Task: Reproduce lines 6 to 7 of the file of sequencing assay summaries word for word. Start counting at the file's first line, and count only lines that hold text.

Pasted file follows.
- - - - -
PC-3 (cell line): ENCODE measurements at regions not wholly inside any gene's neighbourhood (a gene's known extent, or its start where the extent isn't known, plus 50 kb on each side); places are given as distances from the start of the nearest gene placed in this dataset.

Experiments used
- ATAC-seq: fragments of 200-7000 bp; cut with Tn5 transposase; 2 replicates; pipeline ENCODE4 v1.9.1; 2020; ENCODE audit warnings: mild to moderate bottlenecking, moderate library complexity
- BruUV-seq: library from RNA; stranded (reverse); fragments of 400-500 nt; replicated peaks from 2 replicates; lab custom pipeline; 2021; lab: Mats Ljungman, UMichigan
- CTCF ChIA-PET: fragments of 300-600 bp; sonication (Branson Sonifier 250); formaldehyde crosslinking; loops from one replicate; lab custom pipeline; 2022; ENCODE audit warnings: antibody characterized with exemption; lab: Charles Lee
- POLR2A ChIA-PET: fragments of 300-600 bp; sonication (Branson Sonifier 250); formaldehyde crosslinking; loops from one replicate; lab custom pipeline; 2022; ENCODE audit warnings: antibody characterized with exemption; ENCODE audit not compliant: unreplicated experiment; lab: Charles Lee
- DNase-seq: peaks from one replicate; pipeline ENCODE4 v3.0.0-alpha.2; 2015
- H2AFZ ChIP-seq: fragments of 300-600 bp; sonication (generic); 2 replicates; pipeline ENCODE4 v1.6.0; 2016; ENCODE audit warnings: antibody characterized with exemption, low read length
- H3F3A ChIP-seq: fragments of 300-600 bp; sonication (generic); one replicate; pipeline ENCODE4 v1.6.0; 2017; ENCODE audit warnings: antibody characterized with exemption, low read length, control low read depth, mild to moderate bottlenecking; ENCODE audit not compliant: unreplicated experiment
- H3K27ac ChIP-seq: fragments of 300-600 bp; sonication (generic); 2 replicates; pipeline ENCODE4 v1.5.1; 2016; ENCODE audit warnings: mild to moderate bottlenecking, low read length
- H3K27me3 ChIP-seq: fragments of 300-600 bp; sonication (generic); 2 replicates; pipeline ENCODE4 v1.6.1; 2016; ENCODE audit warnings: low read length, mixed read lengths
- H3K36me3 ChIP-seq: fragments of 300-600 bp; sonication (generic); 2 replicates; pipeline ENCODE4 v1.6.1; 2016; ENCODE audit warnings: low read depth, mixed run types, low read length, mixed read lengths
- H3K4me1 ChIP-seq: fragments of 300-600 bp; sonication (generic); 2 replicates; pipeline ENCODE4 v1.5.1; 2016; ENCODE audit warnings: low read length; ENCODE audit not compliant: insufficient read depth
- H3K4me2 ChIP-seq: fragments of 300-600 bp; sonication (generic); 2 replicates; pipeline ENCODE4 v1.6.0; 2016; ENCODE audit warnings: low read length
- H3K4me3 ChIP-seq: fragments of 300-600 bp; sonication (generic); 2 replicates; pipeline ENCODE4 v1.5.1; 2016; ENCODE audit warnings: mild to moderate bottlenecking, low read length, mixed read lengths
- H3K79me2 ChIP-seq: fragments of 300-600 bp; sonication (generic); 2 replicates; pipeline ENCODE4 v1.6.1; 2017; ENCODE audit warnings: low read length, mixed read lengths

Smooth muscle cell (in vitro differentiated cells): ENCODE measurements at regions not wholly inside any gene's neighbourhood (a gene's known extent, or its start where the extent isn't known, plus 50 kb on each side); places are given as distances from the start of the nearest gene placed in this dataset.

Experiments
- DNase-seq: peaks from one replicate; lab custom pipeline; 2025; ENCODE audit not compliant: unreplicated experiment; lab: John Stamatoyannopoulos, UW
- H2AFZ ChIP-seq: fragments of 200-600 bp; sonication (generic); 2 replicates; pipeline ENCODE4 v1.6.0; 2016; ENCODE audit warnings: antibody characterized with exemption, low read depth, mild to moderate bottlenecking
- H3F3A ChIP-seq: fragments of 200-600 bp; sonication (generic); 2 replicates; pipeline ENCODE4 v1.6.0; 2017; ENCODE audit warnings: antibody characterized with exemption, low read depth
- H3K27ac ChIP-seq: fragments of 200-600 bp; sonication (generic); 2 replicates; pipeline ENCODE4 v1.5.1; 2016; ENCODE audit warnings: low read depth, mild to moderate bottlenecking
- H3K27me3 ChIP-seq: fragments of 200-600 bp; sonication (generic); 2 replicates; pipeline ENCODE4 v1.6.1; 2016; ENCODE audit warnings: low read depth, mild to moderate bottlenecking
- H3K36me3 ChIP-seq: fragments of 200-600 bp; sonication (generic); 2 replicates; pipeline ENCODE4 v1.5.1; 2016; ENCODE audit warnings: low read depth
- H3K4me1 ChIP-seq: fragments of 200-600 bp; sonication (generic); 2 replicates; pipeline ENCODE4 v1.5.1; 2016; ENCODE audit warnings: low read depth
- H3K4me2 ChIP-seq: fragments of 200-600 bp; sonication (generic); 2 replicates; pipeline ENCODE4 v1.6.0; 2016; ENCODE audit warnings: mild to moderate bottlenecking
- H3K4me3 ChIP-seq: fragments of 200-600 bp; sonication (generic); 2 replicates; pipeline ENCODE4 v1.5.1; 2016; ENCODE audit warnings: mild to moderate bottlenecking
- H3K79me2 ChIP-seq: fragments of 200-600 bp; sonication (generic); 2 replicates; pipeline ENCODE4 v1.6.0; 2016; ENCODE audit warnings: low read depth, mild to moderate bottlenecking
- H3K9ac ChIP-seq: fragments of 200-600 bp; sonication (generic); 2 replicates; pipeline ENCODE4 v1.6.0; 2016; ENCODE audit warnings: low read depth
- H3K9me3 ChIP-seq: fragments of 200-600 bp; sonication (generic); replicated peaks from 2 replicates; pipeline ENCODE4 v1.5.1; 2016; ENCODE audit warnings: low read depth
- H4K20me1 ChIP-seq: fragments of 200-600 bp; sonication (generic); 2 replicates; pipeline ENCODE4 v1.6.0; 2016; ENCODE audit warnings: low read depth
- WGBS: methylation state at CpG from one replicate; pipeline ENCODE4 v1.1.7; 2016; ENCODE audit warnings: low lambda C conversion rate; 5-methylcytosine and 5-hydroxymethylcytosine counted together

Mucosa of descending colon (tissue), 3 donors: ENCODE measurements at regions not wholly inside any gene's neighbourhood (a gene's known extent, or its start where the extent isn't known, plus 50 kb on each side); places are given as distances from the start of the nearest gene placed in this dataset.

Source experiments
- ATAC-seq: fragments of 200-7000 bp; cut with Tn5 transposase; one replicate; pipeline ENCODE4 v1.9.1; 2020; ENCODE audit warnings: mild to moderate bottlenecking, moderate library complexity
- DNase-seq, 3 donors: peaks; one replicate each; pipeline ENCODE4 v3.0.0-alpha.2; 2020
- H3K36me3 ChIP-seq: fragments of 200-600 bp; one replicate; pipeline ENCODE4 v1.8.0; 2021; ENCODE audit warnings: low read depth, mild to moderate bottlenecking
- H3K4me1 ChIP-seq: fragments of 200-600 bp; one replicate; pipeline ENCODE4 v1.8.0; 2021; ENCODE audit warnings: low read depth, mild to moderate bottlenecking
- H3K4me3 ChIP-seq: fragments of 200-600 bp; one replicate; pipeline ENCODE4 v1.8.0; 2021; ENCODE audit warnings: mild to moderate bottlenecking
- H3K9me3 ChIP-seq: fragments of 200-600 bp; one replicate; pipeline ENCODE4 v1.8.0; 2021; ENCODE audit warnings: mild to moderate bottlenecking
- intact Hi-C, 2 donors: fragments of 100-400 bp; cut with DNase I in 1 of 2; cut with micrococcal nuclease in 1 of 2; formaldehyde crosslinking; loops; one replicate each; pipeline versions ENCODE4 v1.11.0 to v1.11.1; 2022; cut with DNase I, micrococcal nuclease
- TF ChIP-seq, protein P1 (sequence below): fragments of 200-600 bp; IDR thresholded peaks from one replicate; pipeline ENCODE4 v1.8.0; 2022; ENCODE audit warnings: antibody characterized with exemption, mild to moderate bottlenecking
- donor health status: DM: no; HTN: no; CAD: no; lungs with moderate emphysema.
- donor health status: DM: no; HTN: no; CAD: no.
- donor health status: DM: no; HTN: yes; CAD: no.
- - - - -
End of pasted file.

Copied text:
- POLR2A ChIA-PET: fragments of 300-600 bp; sonication (Branson Sonifier 250); formaldehyde crosslinking; loops from one replicate; lab custom pipeline; 2022; ENCODE audit warnings: antibody characterized with exemption; ENCODE audit not compliant: unreplicated experiment; lab: Charles Lee
- DNase-seq: peaks from one replicate; pipeline ENCODE4 v3.0.0-alpha.2; 2015